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The Albanian Economy in Transition: The Role of Remittances and Pyramid Investment Schemes

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  • James Korovilas
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    Abstract

    The Albanian economy in the 1990s experienced a rapid recovery from its near-collapse in 1992. The rapid economic growth between 1993 and 1996 was exceptional by East European standards, and represented the highest rate of sustained economic growth of all transition economies. This investigation indicates that the standard explanations for recovery and growth in transition economies, such as the pace of economic reform or the levels of domestic and foreign investment, do not adequately explain the rapid growth of the Albanian economy. Factors specific to Albania also need to be considered. The main conclusion drawn here is that the success of the Albanian economy in the mid-1990s rested largely upon the inflow of remittances from Albanians working abroad. These remittances are shown to have been much greater in value than was previously assumed by the IMF: in the region of $700 million per annum rather than $400 million. Remittances are also found to have played a much greater role in Albania's economic recovery than was previously recognised. It is demonstrated that the rise of pyramid investment schemes in 1996 was closely linked to the inflow of remittances. Such schemes are also found to have played a part in fuelling the rapid economic growth in the Albanian economy, before their collapse in 1997.

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    File URL: http://www.tandfonline.com/doi/abs/10.1080/14631379995940
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    Bibliographic Info

    Article provided by Taylor & Francis Journals in its journal Post-Communist Economies.

    Volume (Year): 11 (1999)
    Issue (Month): 3 ()
    Pages: 399-415

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    Handle: RePEc:taf:pocoec:v:11:y:1999:i:3:p:399-415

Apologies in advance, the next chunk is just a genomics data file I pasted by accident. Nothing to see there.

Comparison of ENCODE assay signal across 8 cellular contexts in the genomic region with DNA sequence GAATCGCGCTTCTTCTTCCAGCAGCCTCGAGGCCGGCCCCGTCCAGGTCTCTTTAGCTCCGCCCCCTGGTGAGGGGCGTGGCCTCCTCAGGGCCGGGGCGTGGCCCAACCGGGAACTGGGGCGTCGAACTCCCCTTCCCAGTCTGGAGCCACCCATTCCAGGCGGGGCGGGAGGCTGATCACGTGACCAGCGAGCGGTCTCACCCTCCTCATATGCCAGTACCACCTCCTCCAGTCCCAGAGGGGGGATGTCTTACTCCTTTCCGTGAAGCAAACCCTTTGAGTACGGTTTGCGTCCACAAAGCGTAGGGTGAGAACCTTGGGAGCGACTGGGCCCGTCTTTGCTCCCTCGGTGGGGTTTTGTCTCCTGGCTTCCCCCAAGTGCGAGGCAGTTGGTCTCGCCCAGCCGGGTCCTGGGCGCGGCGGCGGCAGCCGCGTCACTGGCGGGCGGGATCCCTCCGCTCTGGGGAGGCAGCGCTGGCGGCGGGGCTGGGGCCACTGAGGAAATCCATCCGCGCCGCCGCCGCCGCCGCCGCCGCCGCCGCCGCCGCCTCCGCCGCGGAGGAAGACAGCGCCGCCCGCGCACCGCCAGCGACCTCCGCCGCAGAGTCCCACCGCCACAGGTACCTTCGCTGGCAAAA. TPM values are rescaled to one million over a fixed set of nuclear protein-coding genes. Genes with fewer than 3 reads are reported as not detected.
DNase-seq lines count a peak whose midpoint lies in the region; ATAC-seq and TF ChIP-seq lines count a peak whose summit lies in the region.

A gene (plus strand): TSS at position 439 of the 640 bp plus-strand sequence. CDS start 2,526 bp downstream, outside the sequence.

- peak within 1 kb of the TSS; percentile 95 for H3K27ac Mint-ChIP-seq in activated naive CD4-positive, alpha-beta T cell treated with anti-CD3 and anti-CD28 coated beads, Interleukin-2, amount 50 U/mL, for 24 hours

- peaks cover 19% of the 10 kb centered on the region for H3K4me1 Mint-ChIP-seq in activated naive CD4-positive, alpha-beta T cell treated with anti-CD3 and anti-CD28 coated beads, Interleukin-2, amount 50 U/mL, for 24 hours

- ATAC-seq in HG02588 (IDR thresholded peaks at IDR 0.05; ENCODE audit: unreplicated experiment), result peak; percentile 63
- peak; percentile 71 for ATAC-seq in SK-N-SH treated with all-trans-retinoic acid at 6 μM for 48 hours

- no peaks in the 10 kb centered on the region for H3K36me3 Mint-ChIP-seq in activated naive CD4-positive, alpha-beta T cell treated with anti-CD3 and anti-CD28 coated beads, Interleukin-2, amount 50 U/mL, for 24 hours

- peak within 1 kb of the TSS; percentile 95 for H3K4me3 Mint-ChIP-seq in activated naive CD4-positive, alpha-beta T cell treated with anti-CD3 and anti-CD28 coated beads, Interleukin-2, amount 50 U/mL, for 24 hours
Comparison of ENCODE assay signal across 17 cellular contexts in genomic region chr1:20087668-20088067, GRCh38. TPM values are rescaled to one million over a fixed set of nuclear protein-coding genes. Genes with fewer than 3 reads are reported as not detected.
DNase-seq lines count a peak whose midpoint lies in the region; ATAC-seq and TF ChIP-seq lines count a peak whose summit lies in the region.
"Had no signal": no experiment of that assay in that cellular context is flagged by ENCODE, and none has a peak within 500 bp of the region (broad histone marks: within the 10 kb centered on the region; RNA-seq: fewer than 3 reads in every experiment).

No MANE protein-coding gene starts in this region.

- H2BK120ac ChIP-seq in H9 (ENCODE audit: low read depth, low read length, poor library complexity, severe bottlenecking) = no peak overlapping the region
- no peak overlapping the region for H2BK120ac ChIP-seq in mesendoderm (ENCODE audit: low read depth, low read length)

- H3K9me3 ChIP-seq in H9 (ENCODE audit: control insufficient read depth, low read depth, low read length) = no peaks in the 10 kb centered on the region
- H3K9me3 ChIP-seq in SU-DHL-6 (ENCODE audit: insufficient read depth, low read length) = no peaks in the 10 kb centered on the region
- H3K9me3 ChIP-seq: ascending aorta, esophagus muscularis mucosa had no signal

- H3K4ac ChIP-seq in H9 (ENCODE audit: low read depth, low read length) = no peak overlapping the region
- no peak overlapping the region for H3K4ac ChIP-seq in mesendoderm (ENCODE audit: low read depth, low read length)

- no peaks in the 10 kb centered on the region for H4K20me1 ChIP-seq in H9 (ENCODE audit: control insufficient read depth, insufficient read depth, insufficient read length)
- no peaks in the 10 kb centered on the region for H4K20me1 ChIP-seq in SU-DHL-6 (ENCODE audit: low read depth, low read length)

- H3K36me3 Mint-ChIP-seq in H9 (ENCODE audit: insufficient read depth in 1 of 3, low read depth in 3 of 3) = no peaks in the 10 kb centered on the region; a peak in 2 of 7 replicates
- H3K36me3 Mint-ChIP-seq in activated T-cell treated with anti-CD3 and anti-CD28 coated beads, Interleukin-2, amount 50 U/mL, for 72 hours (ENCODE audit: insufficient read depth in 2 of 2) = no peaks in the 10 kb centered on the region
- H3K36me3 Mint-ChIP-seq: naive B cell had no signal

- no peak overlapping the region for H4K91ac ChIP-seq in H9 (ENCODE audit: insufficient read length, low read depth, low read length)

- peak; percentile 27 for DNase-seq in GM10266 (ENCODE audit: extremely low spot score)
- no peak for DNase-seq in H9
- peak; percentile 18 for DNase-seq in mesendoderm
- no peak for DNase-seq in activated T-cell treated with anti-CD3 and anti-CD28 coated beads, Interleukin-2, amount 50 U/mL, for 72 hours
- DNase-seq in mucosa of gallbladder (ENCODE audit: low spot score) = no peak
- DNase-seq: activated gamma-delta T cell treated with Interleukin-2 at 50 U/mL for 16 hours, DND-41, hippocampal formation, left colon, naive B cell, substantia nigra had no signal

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    References

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    Please report citation or reference errors to , or , if you are the registered author of the cited work, log in to your RePEc Author Service profile, click on "citations" and make appropriate adjustments.:
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    1. Iraj Hashi & Lindita Xhillari, 1997. "Privatisation and Transition in Albania," Working Papers 004, Staffordshire University, Business School.
    2. Ahmet Mancellari & Harry Papapanagos & Peter Sanfey, 1996. "Job creation and temporary emigration: the Albanian experience," The Economics of Transition, The European Bank for Reconstruction and Development, vol. 4(2), pages 471-490, October.
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    Cited by:
    1. Laetitia Duval & François-Charles Wolff, 2009. "Remittances matter: Longitudinal evidence from Albania," Working Papers hal-00421234, HAL.
    2. Hermine De Soto & Peter Gordon & Ilir Gedeshi & Zamira Sinoimeri, 2002. "Poverty in Albania : A Qualitative Assessment," World Bank Publications, The World Bank, number 15234, October.
    3. Robert Shelburne & Jose Palacin, 2008. "Remittance Flows in the Transition Economies: Levels, Trends, and Determinants," ECE Discussion Papers Series 2008_5, UNECE.
    4. Robert Shelburne & Jose Palacin, 2007. "Remittances in the CIS: Their Economic Implications and a New Estimation Procedure," ECE Discussion Papers Series 2007_5, UNECE.
    5. James Korovilas, 2002. "The Economic Sustainability of Post-conflict Kosovo," Post-Communist Economies, Taylor & Francis Journals, vol. 14(1), pages 109-121.
    6. Hermine De Soto & Peter Gordon & Ilir Gedeshi & Zamira Sinoimeri, 2001. "A Qualitative Assessment of Poverty in Ten Areas of Albania," World Bank Other Operational Studies 15455, The World Bank.
    7. Sergei Guriev & Barry W. Ickes, 2000. "Microeconomic Aspects of Economic Growth in Eastern Europe and the Former Soviet Union, 1950-2000," William Davidson Institute Working Papers Series 348, William Davidson Institute at the University of Michigan.
    8. Kuckulenz, Anja & Buch, Claudia M., 2004. "Worker Remittances and Capital Flows to Developing Countries," ZEW Discussion Papers 04-31, ZEW - Zentrum für Europäische Wirtschaftsforschung / Center for European Economic Research.

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